Australian freshwater turtles face threats from nest ‘imprisonment’, cars, foxes and more – Science News


Imagine being a baby turtle, newly hatched and ready to explore the big wide world — but being held prisoner in a small underground bunker.

Key points for turtles

Key points

  • Nearly half Australia’s freshwater turtle species are in trouble
  • Foxes, roads, disrupted waterways, disease among the threats to turtles
  • The public can help scientists save turtles through a citizen science app.

According to one paper published in a recent special issue of the Australian Journal of Zoology, many hatchlings may die in the nest because lack of rain causes a hard cap of soil to form, which prevents them from digging their way out.

After analysing 10 years of data from nests in the La Trobe Valley in Victoria, the author concluded many hatchlings became fatal prisoners in nests constructed in hard clay soils.

And experts say drought could make the situation worse.

“Normally the hatchlings sit in the nest until the next time it rains and softens the soil enough for them to dig out,” explained James Van Dyke, co-editor of the special issue of the journal.

“But if it doesn’t rain sometimes they just get trapped.

It’s just one the many risks facing Australia’s dwindling population of freshwater turtles.

It was once estimated there was up to 280 kilograms of freshwater turtles per hectare in the Murray River.

But since 1978, there has been a 91-per-cent drop in the numbers of the most widespread species Chelodina longicollis — also known as the eastern long-necked turtle or common snake-necked turtle — in certain parts of the Murray River.

One of the major threats to freshwater turtles is the European red fox, which was introduced to Australia in 1845, said turtle ecologist Ricky Spencer from Western Sydney University.

Freshwater turtles lay their eggs on the banks of waterways, but these are often sniffed out and dug up by foxes.

According to Dr Spencer, in the Murray River 93 per cent of eggs are destroyed by foxes, and just one fox can do practically as much damage as a high population.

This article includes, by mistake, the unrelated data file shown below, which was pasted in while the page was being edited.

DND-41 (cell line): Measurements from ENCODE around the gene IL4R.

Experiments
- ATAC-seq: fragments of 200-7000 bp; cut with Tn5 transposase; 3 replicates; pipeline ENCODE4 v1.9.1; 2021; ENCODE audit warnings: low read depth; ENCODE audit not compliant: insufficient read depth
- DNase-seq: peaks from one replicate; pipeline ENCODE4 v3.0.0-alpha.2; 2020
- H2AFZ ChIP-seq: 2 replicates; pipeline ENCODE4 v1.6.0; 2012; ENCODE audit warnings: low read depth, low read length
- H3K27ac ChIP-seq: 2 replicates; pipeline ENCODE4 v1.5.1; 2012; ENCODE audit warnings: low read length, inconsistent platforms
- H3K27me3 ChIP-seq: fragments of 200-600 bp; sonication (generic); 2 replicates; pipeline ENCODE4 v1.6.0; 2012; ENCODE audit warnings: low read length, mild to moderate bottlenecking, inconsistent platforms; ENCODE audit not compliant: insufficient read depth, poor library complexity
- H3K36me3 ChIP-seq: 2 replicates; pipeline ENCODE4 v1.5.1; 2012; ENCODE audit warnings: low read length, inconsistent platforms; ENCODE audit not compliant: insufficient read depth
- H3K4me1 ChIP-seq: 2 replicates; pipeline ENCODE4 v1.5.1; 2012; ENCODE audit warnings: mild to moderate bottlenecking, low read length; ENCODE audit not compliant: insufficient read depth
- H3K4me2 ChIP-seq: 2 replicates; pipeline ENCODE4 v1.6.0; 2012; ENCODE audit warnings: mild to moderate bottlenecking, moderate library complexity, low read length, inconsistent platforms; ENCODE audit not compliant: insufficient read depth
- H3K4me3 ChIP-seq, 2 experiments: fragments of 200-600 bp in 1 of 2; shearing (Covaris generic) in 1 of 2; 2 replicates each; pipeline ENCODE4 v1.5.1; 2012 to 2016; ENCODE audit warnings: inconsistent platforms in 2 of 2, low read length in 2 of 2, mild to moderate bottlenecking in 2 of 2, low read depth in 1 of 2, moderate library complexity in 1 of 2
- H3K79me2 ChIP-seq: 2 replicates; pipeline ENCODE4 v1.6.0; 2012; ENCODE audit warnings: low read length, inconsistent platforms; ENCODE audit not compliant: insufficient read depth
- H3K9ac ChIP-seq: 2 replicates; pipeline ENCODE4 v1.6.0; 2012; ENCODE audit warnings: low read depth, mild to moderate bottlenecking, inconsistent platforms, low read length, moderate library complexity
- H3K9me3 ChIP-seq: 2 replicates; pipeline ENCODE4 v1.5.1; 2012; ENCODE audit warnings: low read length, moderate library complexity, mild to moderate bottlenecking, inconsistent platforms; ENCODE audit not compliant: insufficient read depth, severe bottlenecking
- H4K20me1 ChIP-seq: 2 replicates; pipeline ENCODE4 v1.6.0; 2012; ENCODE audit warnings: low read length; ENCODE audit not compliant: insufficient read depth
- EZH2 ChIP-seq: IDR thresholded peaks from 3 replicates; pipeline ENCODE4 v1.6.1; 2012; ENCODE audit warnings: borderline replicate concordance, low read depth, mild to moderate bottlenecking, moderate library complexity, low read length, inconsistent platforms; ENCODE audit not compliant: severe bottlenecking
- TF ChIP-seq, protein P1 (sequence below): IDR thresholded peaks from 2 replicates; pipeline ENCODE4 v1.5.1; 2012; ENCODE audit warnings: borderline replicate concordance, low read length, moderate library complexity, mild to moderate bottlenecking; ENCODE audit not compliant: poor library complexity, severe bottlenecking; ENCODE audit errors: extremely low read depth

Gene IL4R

And foxes can also kill adult turtles.

Turtles are often the victims of roadkill as well, Dr Spencer said — especially on wide roads.

Another paper in the special issue of the Australian Journal of Zoology reports the eastern long-neck turtle is the most likely turtle species to end up as roadkill.

This is because it is so widespread across eastern Australia, Dr Spencer said, and because it walks quite long distances on land — especially during November, which is nesting time for most species of freshwater turtles.

That’s why this crucial period has been dubbed “Turtle Month”.

Scientists calling on citizens to help

This November, researchers struggling to come to grips with the scale of different threats to Australian freshwater turtles — and to find the best ways of protecting them — are enlisting the help of citizen scientists.

So, if you care about turtles and would like to help, you can download the TurtleSAT app and start mapping turtles and their nests.

The idea is to photograph and report the location of any turtles, or signs of them — even if it’s just a hole in the ground with egg shells scattered around.

“Alive or dead — if you see a turtle, put it in,” said Dr Van Dyke, a turtle ecologist from the University of New South Wales.

Citizen scientists have already helped researchers work out where roadkill and fox predation hotspots are.

This is helping to prioritise the location of road signs, fences, and baiting programs to kill foxes.

Other threats to freshwater turtles include dams, drained swamps and wetlands, pollution, and disease.

For example, in 2015, Bellinger River snapping turtles (Myuchelys georgesi) were struck by a mystery disease that left them blind and starving.

While a virus is thought to have been involved, Dr Spencer said it was not clear why the outbreak occurred — what factors made the turtles susceptible to the disease.

Turtles in waterways affected by salinity are also at risk of being infested by the Australian tubeworm, which encrusts turtle shells with calcium carbonate.

“It looks like a big concrete block,” Dr Spencer said, adding the infestation had potentially killed thousands of animals.

Where have all the turtles gone?

The shelled body design of turtles is unique in evolution and they belong to a group of animals 200 million years old.

This group outlived the dinosaurs and yet now they are faced with mounting threats to their survival.

Globally, 61 per cent of turtles are threatened or already extinct. And in Australia, 11 of the 25 freshwater turtle species are listed as vulnerable or worse, by at least one state or federal agency and/or by the International Union for Conservation and Nature.

Freshwater turtles play an important role in Australia’s ecology, Dr Spencer said.

This includes being a major scavenger in waterways, eating everything from dead fish, insects and green algae to dead kangaroos or cattle that have fallen in the water.

Without them, water quality and nutrient recycling would be at risk, he said.

Turtles have even been reported as living in raw sewage.

Freshwater turtles can live up to 75 years and because they eat so many things, they can accumulate pollutants like mercury and lead, Dr Van Dyke said.

“If there is any pollution in a system, they’re going to pick it up,” he said.

Dr Van Dyke has previously used blood and claw samples from turtles to measure pollutants in the environment in the United States, and he aims to set up a project to do this in Australia.

He said because the animals survive pollutants “pretty well”, they can be good monitoring tools.

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